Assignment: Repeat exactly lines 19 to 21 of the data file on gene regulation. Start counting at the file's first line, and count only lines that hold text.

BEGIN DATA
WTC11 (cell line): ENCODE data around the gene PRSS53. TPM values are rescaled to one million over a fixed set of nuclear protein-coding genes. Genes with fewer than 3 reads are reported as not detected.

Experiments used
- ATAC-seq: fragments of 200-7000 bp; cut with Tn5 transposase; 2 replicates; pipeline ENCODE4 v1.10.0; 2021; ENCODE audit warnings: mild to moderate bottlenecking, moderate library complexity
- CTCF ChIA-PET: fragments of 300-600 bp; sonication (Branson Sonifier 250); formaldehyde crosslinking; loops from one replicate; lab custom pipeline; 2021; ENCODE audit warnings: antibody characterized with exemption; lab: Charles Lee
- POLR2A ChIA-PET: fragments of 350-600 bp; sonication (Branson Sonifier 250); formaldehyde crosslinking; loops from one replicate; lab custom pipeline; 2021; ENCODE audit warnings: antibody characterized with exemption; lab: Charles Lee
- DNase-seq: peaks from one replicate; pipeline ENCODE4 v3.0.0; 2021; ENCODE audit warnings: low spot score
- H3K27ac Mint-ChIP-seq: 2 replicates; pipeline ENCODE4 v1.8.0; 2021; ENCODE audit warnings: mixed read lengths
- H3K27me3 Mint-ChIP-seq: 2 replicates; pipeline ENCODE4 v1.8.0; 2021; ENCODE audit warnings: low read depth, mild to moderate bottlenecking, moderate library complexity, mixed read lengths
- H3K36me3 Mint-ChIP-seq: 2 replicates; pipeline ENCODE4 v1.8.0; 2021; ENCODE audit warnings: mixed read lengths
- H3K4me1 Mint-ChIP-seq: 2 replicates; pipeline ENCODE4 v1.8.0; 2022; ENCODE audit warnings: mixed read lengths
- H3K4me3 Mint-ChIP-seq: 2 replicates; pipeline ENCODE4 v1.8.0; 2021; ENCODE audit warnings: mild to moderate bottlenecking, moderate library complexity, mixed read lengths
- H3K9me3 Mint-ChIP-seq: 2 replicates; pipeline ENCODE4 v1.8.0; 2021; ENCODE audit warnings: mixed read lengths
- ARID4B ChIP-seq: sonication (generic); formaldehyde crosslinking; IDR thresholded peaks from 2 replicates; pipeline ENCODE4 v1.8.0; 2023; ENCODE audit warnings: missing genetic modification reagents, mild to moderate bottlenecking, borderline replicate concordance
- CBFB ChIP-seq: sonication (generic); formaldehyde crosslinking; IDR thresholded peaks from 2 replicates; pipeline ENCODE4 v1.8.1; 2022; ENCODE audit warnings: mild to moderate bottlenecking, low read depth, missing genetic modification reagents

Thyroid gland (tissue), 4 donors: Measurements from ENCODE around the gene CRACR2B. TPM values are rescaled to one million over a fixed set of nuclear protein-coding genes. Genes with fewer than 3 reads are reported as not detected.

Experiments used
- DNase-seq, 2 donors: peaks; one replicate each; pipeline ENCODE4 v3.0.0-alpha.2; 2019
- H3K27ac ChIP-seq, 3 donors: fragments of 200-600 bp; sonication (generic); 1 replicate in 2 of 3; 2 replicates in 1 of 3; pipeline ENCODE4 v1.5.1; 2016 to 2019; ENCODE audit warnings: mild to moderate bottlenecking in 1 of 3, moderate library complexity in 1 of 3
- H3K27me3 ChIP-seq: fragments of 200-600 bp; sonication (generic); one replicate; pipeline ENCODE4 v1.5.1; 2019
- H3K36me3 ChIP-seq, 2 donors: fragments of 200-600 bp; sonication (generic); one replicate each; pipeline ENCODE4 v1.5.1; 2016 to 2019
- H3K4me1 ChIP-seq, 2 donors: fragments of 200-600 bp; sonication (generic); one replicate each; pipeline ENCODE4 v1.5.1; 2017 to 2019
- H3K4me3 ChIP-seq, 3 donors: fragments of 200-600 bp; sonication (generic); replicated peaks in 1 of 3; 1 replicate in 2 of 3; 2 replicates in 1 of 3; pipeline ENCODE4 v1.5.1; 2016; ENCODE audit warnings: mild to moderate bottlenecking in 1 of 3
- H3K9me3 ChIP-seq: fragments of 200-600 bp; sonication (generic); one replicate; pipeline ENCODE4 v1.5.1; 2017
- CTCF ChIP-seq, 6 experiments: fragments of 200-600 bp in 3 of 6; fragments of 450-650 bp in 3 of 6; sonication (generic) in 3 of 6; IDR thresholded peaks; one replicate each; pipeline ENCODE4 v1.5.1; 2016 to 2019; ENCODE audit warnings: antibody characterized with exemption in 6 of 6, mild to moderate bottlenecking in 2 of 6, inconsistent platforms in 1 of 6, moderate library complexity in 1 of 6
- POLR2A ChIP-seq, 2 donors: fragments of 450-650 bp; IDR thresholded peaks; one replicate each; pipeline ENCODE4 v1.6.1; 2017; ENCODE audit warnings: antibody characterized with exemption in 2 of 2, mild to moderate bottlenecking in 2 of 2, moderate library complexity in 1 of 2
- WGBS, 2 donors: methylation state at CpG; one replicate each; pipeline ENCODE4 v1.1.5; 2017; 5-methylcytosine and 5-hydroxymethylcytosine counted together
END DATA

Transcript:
- H3K27me3 ChIP-seq: fragments of 200-600 bp; sonication (generic); one replicate; pipeline ENCODE4 v1.5.1; 2019
- H3K36me3 ChIP-seq, 2 donors: fragments of 200-600 bp; sonication (generic); one replicate each; pipeline ENCODE4 v1.5.1; 2016 to 2019
- H3K4me1 ChIP-seq, 2 donors: fragments of 200-600 bp; sonication (generic); one replicate each; pipeline ENCODE4 v1.5.1; 2017 to 2019